14. Diabetes/altered mental status
  15. Allergic Reactions
  16. Poisoning and Overdose

Department Notes

Students must attend a mandatory orientation for information on personal and medical requirements for the course sequence. Students who wish to register after the mandatory orientation must contact the instructor for permission. Entire course sequence (EMS 105 and EMS 106) is offered once per year.

Note: only the CPR for HCP card is a pre-requisite for this course. Other clinical requirements as listed in the OHA rules must be met prior to any participation in a clinical setting during EMS 106. Clinical facilities must have time to process students prior to attendance in the clinical setting; therefore, students must complete these requirements prior to the start of EMS 106.

For a complete listing of administrative standards for health profession student clinical training, including required immunizations, TB screening, current AHA CPR for HCP card, and ability to pass a background & sex offender check and drug screening, see http://www.oregon.gov/oha/OHPR/Pages/sct.aspx

Cost for the background check and drug screen is collected with course fees.

National Registry EMT https://www.nremt.org/

National Registry EMT and Oregon EMT testing: 

On completion of the entire EMS sequence (EMS 105 & EMS 106), students are eligible to apply for licensing testing. Applicants should be aware that to be eligible to take the NR-EMT exam, they must be 18 years old. In addition, the following questions are asked on the National Registry EMT and/or the Oregon EMT Application:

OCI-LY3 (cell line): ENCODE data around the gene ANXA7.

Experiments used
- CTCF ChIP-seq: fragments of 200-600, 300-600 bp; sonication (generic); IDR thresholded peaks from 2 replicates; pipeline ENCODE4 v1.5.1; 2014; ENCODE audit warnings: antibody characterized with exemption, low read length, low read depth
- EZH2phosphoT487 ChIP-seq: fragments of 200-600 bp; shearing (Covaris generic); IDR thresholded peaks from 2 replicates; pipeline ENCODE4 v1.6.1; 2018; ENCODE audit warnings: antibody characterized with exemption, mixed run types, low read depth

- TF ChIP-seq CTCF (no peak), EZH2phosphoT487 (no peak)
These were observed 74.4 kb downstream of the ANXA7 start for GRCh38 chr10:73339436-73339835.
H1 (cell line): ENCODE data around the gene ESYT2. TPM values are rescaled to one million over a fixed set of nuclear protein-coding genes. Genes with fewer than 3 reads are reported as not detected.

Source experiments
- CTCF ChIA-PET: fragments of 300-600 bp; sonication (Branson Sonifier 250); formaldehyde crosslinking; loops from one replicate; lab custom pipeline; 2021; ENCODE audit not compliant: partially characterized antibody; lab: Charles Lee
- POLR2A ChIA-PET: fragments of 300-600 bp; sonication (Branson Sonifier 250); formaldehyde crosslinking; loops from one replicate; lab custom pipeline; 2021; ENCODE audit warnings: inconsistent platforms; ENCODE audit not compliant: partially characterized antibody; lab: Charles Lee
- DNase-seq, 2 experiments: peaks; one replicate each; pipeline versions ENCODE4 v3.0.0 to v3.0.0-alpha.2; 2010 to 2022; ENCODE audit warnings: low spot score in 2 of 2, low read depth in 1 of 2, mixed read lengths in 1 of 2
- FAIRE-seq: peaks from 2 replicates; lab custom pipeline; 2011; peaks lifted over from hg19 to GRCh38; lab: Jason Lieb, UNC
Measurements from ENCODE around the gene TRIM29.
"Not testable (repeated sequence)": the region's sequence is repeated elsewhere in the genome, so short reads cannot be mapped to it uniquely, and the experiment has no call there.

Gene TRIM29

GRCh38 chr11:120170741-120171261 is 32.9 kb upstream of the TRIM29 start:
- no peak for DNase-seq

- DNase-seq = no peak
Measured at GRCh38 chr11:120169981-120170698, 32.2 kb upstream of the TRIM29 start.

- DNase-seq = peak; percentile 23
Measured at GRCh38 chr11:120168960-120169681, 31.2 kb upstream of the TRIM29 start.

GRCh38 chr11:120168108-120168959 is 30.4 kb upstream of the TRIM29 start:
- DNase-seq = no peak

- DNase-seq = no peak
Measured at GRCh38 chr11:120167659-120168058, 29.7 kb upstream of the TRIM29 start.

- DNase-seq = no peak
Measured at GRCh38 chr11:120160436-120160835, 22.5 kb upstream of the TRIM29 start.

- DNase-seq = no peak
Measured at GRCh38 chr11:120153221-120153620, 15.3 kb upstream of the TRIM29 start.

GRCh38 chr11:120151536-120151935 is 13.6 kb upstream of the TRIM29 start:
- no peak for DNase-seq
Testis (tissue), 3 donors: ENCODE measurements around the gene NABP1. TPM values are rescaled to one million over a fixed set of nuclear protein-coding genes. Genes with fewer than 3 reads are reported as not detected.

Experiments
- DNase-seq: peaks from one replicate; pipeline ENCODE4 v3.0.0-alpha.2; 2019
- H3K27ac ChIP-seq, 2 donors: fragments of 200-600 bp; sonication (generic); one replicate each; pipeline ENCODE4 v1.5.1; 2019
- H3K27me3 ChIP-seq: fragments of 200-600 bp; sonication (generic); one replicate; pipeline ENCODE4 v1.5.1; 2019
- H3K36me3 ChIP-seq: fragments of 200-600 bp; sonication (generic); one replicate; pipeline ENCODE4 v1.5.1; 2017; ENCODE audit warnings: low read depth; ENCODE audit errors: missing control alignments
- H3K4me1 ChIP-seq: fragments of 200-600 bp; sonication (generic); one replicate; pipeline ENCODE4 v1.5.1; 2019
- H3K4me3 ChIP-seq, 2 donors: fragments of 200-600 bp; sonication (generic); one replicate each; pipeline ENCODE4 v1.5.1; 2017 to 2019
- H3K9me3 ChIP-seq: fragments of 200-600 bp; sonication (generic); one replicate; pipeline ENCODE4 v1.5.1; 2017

1. Do you or have you had within the past 10 years, any physical or mental condition that impairs, could impair, or has impaired your ability to perform the duties of an EMT? If you answer yes, explain whether your condition is controlled by medication or other treatment and how your condition treated or untreated, affects your ability to perform the duties of an EMT.
  2. Do you or have you used in the last 10 years, any drug or chemical substance for other than legitimate medical purposes that impairs or has impaired your ability to perform the duties of an EMT?
  3. Have you been counseled about, diagnosed with, or treated for, a dependency on alcohol or drugs within the last 10 years?
  4. Have you ever been arrested, charged with, or convicted of any misdemeanor or felony? (Minor traffic violations need not be reported.)
  5. Has an employer or supervising physician taken disciplinary action against you related to your duties as an EMT? (Discipline includes suspension, letter of reprimand, resignation in lieu of termination, a limitation or restriction of scope of practice or dismissal for cause.)
  6. Have you been named in a lawsuit alleging medical malpractice or misconduct related to providing medical care?
  7. Have you ever been disciplined, denied or revoked by the National Registry of EMTs or any health care certifying/licensing agency?
  8. Have you ever surrendered or resigned a health care license or certificate?
  9. Have you lived, worked, or attended school outside of Oregon for 60 or more consecutive days in the last 5 years?